The story of history’s largest polar research campaign and what it taught us

The late 2000s saw researchers undertake an ambitious global effort to understand the polar regions. The discoveries that arose from this period are still shaping today’s climate change research and our forecasts of the future.

A large black bird flies across Antarctic ice. Red algae is growing on the ice in the foregorund. Rocks are emerging from the ice in the centre of the image, and there are heavy grey clouds partially covering distant mountains.
Source: Getty Images

Austro-Hungarian naval officer and explorer Karl Weyprecht first had the idea for an International Polar Year after returning from an Arctic expedition in 1875. The concept was to bring together researchers from around the world for a mass expedition to the Arctic and Antarctic, setting aside competition in the name of scientific discovery and sharing results.

Black and white photo portrait of Karl Weyprecht, a man in formal military dress with short dark hair and a bushy dark beard
Black and white photo portrait of Karl Weyprecht, a man in formal military dress with short dark hair and a bushy dark beard
“Results of much greater scientific value can be expected if standard observations are made by observers using similar instructions for recording phenomena at simultaneous periods, and who exchange the results of their observations without discrimination.” Karl Weyprecht

Weyprecht’s brainchild came to life in 1882–83 — sadly, he wasn’t alive to see it, and it wasn’t quite as collaborative as he’d first envisioned. But the legacy of his idea has been long lived, with a second International Polar Year (IPY) taking place in 1932–33, a related International Geophysical Year in 1957–58, and most recently, the fourth IPY in 2007–08.

This was the largest yet, involving around 50,000 scientists, students and support staff from over 60 nations. Despite the name, the intensive research and observation periods formally continued until 2010, and some went on for longer.

Earlier IPYs were focused on collecting consistent data on the geophysical phenomena of the poles. While these fields still made up an important part of the 2007–08 IPY, it was couched in the urgency of our growing understanding of climate change. A major part of the scientific agenda for the year was to establish a clearer picture of large-scale environmental change at the poles and learn how human activity was having an impact.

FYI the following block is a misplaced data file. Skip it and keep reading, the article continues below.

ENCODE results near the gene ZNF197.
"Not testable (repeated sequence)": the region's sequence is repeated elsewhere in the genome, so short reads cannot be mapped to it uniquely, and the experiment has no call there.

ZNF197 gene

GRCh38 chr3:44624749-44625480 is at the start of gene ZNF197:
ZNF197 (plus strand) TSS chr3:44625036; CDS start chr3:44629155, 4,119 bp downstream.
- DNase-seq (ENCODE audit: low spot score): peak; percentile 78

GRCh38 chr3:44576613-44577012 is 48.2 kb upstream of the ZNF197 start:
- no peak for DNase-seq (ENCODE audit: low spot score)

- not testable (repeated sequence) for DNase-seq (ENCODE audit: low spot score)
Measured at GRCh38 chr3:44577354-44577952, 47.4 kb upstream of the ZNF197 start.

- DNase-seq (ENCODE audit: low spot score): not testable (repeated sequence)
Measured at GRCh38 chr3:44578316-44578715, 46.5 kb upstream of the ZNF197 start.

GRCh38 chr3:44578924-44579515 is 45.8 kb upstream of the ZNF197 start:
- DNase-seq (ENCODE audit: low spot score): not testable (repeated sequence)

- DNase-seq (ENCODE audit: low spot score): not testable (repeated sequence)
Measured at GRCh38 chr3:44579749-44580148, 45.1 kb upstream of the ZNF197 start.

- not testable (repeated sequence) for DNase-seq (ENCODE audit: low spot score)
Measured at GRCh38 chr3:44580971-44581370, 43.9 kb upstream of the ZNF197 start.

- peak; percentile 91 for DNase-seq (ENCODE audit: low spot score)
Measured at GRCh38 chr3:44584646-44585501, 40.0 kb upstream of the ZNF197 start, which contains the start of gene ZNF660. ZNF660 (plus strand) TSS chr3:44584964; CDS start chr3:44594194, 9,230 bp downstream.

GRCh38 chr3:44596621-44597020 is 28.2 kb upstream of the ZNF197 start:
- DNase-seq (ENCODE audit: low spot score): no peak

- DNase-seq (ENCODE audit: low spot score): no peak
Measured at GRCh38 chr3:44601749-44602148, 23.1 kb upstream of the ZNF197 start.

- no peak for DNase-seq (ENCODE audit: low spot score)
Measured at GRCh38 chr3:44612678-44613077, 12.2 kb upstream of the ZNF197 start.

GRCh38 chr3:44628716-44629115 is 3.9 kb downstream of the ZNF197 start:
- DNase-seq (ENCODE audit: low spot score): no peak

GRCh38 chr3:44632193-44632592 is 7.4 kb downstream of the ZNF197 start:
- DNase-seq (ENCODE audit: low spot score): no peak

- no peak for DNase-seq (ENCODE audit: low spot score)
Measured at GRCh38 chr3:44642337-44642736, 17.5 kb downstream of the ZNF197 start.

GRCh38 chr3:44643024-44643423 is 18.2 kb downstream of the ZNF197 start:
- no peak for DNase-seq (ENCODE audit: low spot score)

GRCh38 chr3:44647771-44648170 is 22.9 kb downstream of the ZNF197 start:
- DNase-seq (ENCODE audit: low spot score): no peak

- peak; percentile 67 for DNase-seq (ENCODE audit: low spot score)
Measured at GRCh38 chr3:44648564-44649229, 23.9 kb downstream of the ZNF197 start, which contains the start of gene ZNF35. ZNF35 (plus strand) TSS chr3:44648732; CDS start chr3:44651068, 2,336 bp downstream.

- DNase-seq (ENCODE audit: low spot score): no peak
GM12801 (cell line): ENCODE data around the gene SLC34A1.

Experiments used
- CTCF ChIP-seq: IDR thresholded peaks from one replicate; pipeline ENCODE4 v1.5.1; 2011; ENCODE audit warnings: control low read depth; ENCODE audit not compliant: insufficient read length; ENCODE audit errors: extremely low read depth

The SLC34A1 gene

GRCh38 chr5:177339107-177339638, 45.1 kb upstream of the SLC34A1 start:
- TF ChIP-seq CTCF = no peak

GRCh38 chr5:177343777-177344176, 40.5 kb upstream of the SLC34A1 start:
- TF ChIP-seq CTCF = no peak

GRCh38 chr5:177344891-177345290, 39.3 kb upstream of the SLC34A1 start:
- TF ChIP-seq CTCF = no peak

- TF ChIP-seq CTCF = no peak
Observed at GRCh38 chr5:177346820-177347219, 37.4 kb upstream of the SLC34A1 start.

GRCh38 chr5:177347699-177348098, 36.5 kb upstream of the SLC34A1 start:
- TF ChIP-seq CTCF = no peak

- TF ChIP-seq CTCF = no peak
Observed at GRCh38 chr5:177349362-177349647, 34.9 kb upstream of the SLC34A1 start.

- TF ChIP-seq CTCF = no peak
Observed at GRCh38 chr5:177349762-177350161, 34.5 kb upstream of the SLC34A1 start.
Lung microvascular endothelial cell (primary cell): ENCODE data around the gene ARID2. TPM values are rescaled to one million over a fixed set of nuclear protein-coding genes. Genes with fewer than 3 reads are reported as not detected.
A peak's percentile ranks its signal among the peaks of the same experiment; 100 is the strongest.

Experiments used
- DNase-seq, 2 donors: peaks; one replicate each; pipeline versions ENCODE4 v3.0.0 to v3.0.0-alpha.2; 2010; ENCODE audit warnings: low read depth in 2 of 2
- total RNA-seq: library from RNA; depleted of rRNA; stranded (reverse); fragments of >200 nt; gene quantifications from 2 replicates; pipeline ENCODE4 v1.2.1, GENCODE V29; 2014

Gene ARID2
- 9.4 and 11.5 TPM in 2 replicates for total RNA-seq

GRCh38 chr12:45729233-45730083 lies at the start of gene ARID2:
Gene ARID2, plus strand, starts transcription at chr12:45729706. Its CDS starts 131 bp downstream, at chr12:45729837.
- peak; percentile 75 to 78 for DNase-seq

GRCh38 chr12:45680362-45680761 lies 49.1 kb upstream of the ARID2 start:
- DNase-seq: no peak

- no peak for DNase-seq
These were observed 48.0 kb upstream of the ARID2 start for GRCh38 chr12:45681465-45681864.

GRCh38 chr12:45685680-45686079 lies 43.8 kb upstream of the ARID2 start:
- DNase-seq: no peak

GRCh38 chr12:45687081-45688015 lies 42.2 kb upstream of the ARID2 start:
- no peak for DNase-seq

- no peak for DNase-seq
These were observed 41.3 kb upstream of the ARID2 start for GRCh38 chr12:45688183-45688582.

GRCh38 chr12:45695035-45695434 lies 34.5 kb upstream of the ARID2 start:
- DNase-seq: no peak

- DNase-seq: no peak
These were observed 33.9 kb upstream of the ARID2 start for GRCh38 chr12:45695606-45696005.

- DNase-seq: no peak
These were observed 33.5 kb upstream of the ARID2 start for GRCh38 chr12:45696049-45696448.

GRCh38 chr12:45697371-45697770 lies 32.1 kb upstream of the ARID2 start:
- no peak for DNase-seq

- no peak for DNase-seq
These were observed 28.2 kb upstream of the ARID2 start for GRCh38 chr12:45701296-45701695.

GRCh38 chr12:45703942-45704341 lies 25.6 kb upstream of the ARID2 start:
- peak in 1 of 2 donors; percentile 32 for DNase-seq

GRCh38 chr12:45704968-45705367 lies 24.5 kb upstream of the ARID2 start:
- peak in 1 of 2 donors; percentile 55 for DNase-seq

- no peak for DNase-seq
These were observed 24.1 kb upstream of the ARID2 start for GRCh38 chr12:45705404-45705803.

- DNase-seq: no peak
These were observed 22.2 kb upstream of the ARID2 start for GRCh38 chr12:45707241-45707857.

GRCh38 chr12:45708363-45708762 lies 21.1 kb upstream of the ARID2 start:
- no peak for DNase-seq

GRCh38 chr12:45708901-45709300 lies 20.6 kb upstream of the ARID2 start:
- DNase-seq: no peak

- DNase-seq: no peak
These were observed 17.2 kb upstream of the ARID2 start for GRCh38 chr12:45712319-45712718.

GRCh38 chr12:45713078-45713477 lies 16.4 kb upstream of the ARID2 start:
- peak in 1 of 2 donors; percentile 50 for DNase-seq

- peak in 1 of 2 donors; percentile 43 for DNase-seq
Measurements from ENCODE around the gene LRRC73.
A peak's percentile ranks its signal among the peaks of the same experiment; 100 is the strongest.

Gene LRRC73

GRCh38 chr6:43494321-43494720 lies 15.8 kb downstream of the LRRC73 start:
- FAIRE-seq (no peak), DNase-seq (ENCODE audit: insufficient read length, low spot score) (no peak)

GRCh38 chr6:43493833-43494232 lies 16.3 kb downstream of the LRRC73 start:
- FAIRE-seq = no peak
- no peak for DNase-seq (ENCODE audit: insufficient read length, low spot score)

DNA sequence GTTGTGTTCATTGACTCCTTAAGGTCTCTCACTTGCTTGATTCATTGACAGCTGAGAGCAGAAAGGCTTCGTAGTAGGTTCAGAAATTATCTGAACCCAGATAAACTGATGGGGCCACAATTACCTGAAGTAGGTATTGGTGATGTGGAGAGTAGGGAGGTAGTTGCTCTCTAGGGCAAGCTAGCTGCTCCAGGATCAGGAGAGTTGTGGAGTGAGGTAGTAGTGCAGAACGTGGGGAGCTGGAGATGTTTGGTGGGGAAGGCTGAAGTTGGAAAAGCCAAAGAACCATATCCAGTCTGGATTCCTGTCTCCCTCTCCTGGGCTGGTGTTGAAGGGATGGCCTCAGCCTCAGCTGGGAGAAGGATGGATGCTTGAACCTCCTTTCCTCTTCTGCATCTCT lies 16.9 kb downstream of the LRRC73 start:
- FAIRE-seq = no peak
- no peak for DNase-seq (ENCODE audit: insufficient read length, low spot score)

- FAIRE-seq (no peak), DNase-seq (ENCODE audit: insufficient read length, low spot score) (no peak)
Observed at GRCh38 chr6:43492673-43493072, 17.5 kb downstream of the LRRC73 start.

It was also seen as a major public engagement opportunity, stimulating a fresh wave of funding and enthusiasm for outeach activities around the world. Some of the networks and activities it sparked continue to this day.

Overhead view of a bright blue ocean with fragments of an iceberg floating in it
Overhead view of a bright blue ocean with fragments of an iceberg floating in it
Source: Getty Images

Here are some of the key things we now know about climate change in the polar regions thanks to IPY 2007–08:

  1. The polar regions are warming faster than the rest of the planet.
    This discovery confirmed predictions from the world’s first climate model and sparked fresh concern about conservation of polar wildlife.
  2. Ice sheets are melting at a rate not seen in the last 10,000 years.
    Evidence from the Greenland ice sheet and parts of the Antarctic ice sheet showed them losing mass at increasing rates, whilst satellite data led to arresting accounts of the decline of Arctic sea ice over time.
  3. Polar regions are at high risk of climate feedback loops
    IPY research solidified our understanding of the role of albedo — the cooling effect that occurs when snow and ice reflect heat back out of the Earth’s atmosphere. We also know more about the enormous stocks of carbon in soils under permafrost in the Arctic, thought to be more than twice the amount of carbon in the atmosphere and three times greater than the biomass of the world’s forests.
    In other words, melting ice isn’t just a symptom of climate change — it has the potential to accelerate and worsen it, too.